Little did I know that someone had a prophetic word for me. Luda, who was just the nicest, sweetest young lady was a joy to get to know. Her English was pretty good and we met on that first van trip when she and her husband Stefan rode up with me to Kamenka. Stefan has served as a missionary to other parts of Russia and Ukraine. Over the course of the week, every time I would see Luda, I just felt that she had a deep, intuitive, prophetic spirit. An E.Q. off the charts. There was just something about her. So finally one day I told her that she had a special gift of discernment and that I could sense that. I was right, because she said she does have that kind of gift.
The week went on and it was just great to be around everyone. On the final Sunday, we had the dedication service of the new church which was open to anyone in the community as well as other churches. There were special music performances including from other churches and words of greetings and congratulations. Pastor Wallentin shared the history of the 18 years of this conference as well as the history of the construction of the church building which is completely paid off. Then I got up to speak and we had a final meal time. "That was my favorite pig that we just ate" little Masha said wistfully at one meal. The Bagmut family was wonderful and every time I was in their home I genuinely felt like I was in my home.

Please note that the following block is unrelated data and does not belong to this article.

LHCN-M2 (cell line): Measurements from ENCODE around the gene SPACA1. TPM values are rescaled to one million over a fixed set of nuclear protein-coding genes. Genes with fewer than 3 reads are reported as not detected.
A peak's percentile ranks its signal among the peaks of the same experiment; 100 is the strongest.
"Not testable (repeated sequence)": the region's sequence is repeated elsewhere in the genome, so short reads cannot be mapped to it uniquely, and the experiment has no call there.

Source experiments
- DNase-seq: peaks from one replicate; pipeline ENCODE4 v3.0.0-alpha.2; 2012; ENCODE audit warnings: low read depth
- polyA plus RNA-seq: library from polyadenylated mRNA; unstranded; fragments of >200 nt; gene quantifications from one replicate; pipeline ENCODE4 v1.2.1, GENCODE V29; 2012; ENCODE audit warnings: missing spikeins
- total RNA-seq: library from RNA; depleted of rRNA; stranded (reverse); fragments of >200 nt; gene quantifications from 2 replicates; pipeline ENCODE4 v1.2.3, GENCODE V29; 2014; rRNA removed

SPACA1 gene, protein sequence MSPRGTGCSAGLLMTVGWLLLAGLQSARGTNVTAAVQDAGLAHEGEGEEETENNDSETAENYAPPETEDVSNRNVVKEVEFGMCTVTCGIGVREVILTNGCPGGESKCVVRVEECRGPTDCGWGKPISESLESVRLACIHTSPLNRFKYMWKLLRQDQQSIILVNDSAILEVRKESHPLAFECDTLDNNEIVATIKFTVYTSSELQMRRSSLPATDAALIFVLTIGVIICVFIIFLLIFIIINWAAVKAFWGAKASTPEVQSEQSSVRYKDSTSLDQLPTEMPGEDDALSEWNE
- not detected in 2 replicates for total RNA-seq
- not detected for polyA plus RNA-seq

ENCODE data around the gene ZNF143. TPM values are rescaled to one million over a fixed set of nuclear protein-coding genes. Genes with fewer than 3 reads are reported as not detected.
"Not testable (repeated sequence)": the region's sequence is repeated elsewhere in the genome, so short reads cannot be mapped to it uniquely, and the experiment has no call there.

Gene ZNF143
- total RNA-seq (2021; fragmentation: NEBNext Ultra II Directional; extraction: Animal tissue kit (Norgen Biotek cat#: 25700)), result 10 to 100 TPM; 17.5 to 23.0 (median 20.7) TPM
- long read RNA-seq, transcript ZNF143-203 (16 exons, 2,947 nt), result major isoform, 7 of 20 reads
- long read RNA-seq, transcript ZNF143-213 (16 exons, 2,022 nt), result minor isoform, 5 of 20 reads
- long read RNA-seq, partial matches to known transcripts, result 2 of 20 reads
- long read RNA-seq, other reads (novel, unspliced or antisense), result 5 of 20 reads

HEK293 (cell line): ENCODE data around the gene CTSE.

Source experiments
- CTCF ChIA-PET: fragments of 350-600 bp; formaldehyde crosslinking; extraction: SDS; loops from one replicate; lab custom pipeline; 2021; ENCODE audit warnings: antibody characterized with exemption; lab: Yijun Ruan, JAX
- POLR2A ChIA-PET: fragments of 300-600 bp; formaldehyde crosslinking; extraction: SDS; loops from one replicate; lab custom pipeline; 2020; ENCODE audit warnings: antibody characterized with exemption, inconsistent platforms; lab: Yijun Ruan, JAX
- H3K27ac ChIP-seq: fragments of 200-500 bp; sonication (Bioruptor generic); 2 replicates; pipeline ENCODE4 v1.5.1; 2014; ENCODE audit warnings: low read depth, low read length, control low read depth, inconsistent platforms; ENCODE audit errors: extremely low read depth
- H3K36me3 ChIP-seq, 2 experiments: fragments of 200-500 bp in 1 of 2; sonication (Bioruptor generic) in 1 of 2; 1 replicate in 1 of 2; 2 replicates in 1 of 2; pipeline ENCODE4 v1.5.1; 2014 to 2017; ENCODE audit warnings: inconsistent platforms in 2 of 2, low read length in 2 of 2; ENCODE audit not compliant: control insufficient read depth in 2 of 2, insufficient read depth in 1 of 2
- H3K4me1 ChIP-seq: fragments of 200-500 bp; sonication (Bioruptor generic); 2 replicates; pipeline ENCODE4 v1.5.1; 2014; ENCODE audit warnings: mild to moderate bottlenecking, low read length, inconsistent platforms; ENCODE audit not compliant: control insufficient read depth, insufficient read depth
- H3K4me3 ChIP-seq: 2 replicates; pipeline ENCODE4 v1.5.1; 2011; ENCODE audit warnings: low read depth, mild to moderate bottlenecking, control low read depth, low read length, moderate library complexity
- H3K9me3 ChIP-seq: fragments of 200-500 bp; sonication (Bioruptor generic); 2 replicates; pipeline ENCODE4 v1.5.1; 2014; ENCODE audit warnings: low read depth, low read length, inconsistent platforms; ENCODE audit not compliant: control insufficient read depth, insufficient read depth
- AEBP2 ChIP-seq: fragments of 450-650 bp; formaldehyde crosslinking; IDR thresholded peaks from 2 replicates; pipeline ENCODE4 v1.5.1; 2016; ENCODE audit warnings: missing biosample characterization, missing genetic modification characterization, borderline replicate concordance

Saying "goodbye" was really difficult. It was especially hard to say goodbye to Masha. "You'll see him in heaven" people kept telling her. "That's not making me feel better", she replied. Actually, I hope it's a lot sooner than that.